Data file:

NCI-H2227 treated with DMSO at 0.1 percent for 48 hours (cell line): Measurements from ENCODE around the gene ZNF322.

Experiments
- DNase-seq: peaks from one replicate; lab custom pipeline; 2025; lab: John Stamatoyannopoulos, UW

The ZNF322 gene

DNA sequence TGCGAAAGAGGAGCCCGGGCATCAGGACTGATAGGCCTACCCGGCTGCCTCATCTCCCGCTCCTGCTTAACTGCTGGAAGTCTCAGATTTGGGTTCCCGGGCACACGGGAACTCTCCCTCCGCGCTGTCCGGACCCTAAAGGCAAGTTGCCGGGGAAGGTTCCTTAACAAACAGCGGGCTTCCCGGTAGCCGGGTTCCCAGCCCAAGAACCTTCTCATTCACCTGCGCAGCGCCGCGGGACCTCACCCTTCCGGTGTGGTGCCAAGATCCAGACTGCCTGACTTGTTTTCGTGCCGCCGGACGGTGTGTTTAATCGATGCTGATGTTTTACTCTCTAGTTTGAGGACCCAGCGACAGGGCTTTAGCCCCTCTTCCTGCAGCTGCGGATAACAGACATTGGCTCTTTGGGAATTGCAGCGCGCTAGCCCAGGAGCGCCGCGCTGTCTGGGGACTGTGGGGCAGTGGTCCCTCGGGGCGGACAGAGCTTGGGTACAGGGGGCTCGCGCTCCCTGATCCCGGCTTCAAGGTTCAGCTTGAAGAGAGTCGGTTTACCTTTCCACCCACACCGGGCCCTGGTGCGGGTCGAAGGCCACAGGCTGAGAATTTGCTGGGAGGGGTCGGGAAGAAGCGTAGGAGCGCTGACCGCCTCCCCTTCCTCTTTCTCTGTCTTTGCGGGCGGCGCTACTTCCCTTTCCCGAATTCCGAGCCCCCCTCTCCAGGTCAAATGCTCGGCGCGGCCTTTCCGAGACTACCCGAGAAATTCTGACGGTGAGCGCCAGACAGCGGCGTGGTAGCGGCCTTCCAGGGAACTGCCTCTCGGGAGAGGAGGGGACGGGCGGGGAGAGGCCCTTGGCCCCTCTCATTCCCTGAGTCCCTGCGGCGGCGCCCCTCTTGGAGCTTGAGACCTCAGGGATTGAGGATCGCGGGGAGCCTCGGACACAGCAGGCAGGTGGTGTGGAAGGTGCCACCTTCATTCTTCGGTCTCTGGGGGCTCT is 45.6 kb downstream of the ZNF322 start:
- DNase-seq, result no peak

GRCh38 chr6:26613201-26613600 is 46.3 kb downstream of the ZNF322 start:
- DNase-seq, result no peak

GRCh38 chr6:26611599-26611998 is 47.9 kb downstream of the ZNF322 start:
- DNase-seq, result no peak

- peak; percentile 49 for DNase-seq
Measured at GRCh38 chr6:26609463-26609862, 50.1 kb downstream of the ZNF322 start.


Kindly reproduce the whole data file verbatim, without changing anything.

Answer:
NCI-H2227 treated with DMSO at 0.1 percent for 48 hours (cell line): Measurements from ENCODE around the gene ZNF322.

Experiments
- DNase-seq: peaks from one replicate; lab custom pipeline; 2025; lab: John Stamatoyannopoulos, UW

The ZNF322 gene

DNA sequence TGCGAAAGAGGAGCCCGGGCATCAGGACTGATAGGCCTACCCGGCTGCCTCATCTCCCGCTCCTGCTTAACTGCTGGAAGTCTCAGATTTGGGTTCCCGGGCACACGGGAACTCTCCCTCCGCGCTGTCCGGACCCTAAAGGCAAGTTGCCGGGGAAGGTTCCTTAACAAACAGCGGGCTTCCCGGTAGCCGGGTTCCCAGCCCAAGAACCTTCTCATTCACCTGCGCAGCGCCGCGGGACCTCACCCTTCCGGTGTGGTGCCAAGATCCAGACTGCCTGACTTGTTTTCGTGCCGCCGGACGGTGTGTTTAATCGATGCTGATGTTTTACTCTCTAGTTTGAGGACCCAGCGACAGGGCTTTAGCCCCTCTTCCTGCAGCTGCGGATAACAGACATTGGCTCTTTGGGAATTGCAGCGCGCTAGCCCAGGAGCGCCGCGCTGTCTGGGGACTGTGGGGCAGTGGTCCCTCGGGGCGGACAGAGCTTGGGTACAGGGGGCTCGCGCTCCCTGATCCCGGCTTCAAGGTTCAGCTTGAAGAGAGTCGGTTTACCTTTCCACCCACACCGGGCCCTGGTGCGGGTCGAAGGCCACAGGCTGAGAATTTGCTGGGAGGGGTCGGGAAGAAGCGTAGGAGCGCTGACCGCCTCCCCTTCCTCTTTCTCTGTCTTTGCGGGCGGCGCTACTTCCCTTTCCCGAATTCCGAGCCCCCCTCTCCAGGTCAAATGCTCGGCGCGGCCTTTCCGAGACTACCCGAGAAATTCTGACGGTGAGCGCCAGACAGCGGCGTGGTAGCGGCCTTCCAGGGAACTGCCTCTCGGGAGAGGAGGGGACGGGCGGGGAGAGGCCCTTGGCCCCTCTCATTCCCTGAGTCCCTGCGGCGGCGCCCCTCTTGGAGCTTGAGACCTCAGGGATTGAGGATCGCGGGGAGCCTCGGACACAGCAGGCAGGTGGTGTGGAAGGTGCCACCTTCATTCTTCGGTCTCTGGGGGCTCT is 45.6 kb downstream of the ZNF322 start:
- DNase-seq, result no peak

GRCh38 chr6:26613201-26613600 is 46.3 kb downstream of the ZNF322 start:
- DNase-seq, result no peak

GRCh38 chr6:26611599-26611998 is 47.9 kb downstream of the ZNF322 start:
- DNase-seq, result no peak

- peak; percentile 49 for DNase-seq
Measured at GRCh38 chr6:26609463-26609862, 50.1 kb downstream of the ZNF322 start.